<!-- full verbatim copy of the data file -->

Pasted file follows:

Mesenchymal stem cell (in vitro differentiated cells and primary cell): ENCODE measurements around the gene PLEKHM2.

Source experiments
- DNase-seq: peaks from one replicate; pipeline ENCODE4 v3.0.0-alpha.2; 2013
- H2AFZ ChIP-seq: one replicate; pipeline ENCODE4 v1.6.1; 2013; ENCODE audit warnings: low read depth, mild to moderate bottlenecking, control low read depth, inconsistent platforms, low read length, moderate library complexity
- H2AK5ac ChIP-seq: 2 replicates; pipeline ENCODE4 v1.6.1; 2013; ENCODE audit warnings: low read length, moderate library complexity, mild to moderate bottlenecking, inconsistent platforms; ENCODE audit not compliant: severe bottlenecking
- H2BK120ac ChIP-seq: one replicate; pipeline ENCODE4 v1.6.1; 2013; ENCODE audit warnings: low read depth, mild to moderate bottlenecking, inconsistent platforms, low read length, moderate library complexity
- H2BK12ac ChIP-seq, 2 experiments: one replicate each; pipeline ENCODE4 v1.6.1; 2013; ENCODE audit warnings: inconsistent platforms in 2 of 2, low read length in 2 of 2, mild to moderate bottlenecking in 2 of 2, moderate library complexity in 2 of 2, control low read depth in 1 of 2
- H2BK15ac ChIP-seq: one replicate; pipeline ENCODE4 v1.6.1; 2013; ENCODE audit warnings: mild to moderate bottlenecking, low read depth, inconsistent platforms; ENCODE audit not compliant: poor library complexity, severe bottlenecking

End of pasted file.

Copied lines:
Mesenchymal stem cell (in vitro differentiated cells and primary cell): ENCODE measurements around the gene PLEKHM2.

Source experiments
- DNase-seq: peaks from one replicate; pipeline ENCODE4 v3.0.0-alpha.2; 2013
- H2AFZ ChIP-seq: one replicate; pipeline ENCODE4 v1.6.1; 2013; ENCODE audit warnings: low read depth, mild to moderate bottlenecking, control low read depth, inconsistent platforms, low read length, moderate library complexity
- H2AK5ac ChIP-seq: 2 replicates; pipeline ENCODE4 v1.6.1; 2013; ENCODE audit warnings: low read length, moderate library complexity, mild to moderate bottlenecking, inconsistent platforms; ENCODE audit not compliant: severe bottlenecking
- H2BK120ac ChIP-seq: one replicate; pipeline ENCODE4 v1.6.1; 2013; ENCODE audit warnings: low read depth, mild to moderate bottlenecking, inconsistent platforms, low read length, moderate library complexity
- H2BK12ac ChIP-seq, 2 experiments: one replicate each; pipeline ENCODE4 v1.6.1; 2013; ENCODE audit warnings: inconsistent platforms in 2 of 2, low read length in 2 of 2, mild to moderate bottlenecking in 2 of 2, moderate library complexity in 2 of 2, control low read depth in 1 of 2
- H2BK15ac ChIP-seq: one replicate; pipeline ENCODE4 v1.6.1; 2013; ENCODE audit warnings: mild to moderate bottlenecking, low read depth, inconsistent platforms; ENCODE audit not compliant: poor library complexity, severe bottlenecking